CLI for Microsoft 365 v4.1
We’ve just published a new version of the CLI for Microsoft 365 with new commands for working with and managing Microsoft 365 tenants and SharePoint Framework projects on any platform.
CLI for Microsoft 365 is a cross-platform CLI that allows you to manage various configuration settings of Microsoft 365 and SharePoint Framework projects no matter which operating system or shell you use. While building solutions for Microsoft 365 expands beyond the Windows operating system, managing many of the platform settings is possible only through PowerShell on Windows. As more and more users work on non-Windows machines, it’s inconvenient for them to have to use a Windows virtual machine to configure their tenants. With the CLI for Microsoft 365, you can configure your tenant no matter which operating system you use. Additionally, using CLI for Microsoft 365, you can manage your SharePoint Framework projects.
Following our monthly release cadence, we’ve released a new version of the CLI for Microsoft 365 with some new capabilities. Here are a few of the most noteworthy additions.
Recently, Microsoft announced that SPFx v1.13, which was previously in public preview, has now been made Generally Available, introducing new exciting capabilities for extending Viva Connections using Adaptive Card Extensions. To learn more about extending Viva Connections see the new learning path. To upgrade your SPFx project to v1.13 version, change the working directory to your project and execute:
m365 spfx project upgrade --output md > report.md
We’d also recommend that you try a richer upgrade report based on the Visual Studio Code CodeTour extension:
m365 spfx project upgrade --output tour
For more information about upgrading SharePoint Framework projects, see the CLI documentation.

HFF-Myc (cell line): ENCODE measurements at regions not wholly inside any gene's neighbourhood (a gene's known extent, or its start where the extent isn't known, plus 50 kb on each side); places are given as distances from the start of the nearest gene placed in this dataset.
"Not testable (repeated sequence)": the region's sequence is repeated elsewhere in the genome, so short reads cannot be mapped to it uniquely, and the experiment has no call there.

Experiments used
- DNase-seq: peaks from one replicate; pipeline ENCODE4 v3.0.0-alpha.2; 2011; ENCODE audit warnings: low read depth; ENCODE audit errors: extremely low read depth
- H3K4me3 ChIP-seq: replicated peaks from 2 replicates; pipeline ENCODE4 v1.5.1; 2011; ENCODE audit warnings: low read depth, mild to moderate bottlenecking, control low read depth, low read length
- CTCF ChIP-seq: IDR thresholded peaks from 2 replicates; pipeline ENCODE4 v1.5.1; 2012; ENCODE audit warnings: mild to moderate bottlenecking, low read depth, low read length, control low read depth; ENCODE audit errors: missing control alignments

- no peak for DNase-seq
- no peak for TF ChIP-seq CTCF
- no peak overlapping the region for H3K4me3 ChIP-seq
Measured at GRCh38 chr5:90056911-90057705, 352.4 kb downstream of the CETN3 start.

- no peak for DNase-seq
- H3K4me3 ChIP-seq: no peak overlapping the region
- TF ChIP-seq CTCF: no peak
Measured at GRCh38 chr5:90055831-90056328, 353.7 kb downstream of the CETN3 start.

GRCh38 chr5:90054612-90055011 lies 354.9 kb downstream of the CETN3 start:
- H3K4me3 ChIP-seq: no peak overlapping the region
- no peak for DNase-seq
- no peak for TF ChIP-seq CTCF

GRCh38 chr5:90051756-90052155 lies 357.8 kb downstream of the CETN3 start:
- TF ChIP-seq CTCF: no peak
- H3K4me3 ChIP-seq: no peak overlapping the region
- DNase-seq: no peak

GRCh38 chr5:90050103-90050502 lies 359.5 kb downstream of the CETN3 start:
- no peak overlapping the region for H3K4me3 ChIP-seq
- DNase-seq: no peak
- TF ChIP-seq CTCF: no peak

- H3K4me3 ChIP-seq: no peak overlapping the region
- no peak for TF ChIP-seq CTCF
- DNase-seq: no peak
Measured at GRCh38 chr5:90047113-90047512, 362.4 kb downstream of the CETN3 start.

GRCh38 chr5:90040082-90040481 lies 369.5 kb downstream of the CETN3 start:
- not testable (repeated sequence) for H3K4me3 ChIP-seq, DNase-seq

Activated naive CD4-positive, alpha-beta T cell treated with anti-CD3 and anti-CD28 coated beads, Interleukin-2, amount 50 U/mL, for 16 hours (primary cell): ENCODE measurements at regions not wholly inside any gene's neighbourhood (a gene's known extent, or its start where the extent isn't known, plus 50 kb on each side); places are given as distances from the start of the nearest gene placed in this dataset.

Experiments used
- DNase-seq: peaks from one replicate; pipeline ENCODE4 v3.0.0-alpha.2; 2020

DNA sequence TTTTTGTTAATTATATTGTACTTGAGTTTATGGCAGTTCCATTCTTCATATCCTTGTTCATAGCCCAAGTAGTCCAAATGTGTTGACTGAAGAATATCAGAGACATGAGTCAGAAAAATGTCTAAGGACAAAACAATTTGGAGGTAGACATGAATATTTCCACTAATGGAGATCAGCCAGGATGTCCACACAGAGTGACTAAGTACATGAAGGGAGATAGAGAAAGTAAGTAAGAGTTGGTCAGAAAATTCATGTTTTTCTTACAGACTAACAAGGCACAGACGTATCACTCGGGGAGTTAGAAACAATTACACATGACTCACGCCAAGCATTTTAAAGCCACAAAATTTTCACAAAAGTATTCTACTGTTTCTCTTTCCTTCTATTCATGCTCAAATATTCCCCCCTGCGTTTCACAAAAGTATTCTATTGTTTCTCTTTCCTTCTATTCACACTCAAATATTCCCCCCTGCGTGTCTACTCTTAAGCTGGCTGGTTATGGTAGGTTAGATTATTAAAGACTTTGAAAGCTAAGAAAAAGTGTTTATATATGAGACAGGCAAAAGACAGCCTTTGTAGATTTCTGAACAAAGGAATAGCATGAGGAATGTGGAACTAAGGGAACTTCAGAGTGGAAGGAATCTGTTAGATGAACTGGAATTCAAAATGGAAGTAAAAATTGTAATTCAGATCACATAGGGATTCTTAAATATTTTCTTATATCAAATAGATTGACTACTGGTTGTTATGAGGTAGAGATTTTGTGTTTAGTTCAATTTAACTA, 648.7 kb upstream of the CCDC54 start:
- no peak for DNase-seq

User management is one of the core activities of every Microsoft 365 tenant admin. We’ve introduced a new command that enables you to update Azure AD users properties and the ability to enable or disable those accounts. To update the properties of a specific user, execute:
m365 aad user set --userPrincipalName firstname.lastname@example.org --Department "Sales & Marketing" --CompanyName Contoso
To disable a specific user, execute:
m365 aad user set --userPrincipalName email@example.com --accountEnabled false
For more information about managing Azure AD user accounts, see the CLI documentation.
When adding new commands to CLI for Microsoft 365, we sometimes take advantage of Microsoft Graph Beta endpoint to provide new capabilities, over time however these endpoints mature and reach General Availability, being made available in the Microsoft Graph v1.0 endpoint. As part of our regular review of commands, we highlighted some commands that could be upgraded. The following commands have been upgraded as part of this release:
- aad siteclassification get
- aad siteclassification enable
- aad siteclassification set